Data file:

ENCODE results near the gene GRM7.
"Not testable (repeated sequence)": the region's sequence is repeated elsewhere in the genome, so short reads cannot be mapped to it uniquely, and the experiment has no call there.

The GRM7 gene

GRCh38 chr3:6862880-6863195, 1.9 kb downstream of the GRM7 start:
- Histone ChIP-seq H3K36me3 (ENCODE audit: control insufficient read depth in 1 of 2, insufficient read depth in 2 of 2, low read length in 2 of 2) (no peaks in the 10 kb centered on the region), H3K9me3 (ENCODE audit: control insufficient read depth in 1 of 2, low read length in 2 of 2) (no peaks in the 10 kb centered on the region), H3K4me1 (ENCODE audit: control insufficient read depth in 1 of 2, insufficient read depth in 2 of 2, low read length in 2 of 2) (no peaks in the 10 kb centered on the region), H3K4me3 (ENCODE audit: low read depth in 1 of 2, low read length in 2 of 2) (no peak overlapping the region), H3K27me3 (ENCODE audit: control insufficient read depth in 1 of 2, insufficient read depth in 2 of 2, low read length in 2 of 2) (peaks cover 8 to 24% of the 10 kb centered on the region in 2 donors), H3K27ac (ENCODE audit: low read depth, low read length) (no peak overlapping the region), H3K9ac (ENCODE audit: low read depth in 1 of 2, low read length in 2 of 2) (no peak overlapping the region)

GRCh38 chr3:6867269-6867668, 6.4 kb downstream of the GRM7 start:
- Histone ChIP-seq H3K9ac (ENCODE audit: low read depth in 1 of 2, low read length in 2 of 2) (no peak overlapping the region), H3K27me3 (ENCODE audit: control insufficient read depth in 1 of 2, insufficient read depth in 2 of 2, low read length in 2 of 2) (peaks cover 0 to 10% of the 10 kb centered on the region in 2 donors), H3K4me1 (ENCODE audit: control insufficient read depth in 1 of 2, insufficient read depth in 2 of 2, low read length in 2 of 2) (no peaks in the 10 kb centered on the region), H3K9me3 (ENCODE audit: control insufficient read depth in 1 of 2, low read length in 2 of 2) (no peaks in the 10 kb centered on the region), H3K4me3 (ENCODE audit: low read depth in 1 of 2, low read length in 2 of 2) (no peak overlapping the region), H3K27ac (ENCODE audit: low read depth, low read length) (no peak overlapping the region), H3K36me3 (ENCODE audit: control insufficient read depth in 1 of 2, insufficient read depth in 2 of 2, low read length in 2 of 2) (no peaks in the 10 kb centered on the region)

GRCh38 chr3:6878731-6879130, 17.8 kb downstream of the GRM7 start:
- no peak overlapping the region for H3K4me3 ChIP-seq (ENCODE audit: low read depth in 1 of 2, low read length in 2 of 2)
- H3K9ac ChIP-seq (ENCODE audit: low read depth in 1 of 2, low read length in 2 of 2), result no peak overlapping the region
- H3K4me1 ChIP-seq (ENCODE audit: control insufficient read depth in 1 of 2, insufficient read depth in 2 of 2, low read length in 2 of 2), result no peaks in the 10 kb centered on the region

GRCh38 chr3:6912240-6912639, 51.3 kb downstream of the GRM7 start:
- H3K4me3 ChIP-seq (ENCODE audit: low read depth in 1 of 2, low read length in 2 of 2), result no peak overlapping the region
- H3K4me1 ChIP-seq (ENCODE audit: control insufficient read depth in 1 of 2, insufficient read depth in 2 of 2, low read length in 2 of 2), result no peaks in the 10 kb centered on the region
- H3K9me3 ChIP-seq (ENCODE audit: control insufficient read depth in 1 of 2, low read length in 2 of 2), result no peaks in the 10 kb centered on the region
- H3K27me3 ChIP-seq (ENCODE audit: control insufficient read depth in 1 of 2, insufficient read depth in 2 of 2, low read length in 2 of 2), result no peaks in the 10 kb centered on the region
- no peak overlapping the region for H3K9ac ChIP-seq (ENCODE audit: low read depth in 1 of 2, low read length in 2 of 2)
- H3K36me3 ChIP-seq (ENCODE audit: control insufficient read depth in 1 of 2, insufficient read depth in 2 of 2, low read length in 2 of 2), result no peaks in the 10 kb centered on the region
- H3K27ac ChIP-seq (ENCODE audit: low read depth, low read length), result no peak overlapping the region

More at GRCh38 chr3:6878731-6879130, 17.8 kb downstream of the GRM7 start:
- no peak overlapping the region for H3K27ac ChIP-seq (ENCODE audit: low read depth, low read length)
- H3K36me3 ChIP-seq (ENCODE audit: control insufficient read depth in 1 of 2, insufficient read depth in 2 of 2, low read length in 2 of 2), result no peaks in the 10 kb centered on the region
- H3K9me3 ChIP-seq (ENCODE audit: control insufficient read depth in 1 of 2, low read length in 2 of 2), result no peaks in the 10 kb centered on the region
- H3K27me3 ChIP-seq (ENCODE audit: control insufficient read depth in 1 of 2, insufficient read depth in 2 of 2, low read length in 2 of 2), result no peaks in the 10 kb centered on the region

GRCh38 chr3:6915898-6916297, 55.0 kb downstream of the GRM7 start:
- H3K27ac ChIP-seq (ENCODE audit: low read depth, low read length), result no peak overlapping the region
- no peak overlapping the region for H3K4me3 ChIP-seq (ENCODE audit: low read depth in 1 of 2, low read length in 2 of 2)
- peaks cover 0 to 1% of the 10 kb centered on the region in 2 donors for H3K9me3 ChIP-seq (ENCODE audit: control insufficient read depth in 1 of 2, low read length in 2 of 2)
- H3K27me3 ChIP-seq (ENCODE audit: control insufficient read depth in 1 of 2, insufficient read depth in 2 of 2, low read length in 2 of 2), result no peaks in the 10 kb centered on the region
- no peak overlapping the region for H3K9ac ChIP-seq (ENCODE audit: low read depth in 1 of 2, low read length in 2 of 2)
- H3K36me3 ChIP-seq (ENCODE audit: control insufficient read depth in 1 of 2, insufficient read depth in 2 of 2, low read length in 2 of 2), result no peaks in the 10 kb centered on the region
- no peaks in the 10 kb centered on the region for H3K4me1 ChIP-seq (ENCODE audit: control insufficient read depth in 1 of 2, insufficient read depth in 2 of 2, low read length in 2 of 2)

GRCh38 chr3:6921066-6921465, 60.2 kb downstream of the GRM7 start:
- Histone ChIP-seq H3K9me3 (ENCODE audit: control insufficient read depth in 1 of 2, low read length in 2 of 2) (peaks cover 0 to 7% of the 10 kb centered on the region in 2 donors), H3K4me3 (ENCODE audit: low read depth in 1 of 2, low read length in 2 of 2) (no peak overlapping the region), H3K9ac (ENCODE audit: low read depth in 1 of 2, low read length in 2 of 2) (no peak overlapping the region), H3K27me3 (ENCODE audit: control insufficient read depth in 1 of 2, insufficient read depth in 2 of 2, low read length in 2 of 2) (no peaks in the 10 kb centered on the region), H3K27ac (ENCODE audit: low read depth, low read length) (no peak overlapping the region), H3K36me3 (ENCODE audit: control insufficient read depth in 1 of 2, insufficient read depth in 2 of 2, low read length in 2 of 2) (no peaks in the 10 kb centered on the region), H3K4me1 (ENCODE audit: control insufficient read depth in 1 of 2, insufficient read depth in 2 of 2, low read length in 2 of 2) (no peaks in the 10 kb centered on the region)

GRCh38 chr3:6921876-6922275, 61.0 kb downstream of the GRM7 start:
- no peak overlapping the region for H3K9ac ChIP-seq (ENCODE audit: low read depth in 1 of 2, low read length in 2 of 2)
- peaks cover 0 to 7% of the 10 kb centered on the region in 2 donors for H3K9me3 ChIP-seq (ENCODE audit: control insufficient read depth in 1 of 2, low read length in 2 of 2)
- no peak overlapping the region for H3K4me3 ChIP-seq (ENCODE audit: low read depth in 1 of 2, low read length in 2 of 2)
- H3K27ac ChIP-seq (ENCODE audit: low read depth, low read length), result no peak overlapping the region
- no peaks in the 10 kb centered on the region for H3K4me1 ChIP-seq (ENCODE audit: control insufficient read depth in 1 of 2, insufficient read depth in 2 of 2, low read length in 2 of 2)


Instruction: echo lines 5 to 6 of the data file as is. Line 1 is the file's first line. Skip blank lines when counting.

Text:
- Histone ChIP-seq H3K36me3 (ENCODE audit: control insufficient read depth in 1 of 2, insufficient read depth in 2 of 2, low read length in 2 of 2) (no peaks in the 10 kb centered on the region), H3K9me3 (ENCODE audit: control insufficient read depth in 1 of 2, low read length in 2 of 2) (no peaks in the 10 kb centered on the region), H3K4me1 (ENCODE audit: control insufficient read depth in 1 of 2, insufficient read depth in 2 of 2, low read length in 2 of 2) (no peaks in the 10 kb centered on the region), H3K4me3 (ENCODE audit: low read depth in 1 of 2, low read length in 2 of 2) (no peak overlapping the region), H3K27me3 (ENCODE audit: control insufficient read depth in 1 of 2, insufficient read depth in 2 of 2, low read length in 2 of 2) (peaks cover 8 to 24% of the 10 kb centered on the region in 2 donors), H3K27ac (ENCODE audit: low read depth, low read length) (no peak overlapping the region), H3K9ac (ENCODE audit: low read depth in 1 of 2, low read length in 2 of 2) (no peak overlapping the region)

GRCh38 chr3:6867269-6867668, 6.4 kb downstream of the GRM7 start: